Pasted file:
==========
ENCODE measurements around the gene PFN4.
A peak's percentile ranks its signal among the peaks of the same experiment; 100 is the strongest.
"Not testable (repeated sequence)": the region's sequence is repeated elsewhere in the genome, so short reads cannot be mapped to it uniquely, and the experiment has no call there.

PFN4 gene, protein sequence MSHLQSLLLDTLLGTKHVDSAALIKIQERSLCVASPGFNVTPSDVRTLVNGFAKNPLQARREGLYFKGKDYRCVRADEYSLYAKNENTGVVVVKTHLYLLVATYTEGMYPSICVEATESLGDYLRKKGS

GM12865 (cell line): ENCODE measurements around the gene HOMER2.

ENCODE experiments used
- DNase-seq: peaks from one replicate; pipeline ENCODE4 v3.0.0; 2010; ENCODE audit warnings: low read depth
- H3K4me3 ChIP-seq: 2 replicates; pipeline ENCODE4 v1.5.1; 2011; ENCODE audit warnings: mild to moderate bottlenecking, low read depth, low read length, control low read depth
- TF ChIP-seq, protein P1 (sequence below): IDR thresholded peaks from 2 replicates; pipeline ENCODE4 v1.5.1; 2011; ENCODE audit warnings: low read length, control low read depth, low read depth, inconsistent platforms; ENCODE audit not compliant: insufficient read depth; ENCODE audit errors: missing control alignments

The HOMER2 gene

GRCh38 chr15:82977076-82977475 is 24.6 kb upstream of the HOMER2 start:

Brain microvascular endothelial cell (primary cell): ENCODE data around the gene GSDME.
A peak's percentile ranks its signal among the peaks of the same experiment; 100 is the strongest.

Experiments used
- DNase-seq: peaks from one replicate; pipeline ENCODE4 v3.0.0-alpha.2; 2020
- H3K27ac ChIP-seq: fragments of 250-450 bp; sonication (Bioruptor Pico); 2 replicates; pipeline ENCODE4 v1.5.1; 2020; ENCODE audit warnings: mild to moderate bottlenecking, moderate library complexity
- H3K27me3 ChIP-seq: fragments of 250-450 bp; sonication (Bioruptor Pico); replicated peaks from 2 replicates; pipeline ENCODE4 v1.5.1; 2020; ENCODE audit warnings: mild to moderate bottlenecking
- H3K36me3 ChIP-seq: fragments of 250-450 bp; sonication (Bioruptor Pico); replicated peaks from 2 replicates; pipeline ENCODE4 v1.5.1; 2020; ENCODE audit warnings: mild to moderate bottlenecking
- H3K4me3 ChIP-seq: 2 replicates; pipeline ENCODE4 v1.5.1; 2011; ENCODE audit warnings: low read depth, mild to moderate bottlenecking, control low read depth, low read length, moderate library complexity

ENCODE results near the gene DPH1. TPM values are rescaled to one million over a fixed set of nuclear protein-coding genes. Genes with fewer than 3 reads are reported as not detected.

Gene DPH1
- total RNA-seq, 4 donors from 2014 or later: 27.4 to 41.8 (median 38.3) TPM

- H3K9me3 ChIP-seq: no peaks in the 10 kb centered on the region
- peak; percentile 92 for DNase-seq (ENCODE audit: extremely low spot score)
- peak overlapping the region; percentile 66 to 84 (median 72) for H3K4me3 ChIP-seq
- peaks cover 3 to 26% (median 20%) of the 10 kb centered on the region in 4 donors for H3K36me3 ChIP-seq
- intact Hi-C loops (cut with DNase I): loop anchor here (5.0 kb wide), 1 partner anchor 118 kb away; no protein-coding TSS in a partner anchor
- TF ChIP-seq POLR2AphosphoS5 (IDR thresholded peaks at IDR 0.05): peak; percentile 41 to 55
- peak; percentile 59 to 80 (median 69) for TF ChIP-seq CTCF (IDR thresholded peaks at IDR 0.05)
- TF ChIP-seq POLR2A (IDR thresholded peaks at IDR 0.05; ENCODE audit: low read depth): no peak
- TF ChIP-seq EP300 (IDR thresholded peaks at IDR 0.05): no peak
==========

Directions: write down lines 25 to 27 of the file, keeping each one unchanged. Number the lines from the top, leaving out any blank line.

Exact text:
- peak overlapping the region; percentile 66 to 84 (median 72) for H3K4me3 ChIP-seq
- peaks cover 3 to 26% (median 20%) of the 10 kb centered on the region in 4 donors for H3K36me3 ChIP-seq
- intact Hi-C loops (cut with DNase I): loop anchor here (5.0 kb wide), 1 partner anchor 118 kb away; no protein-coding TSS in a partner anchor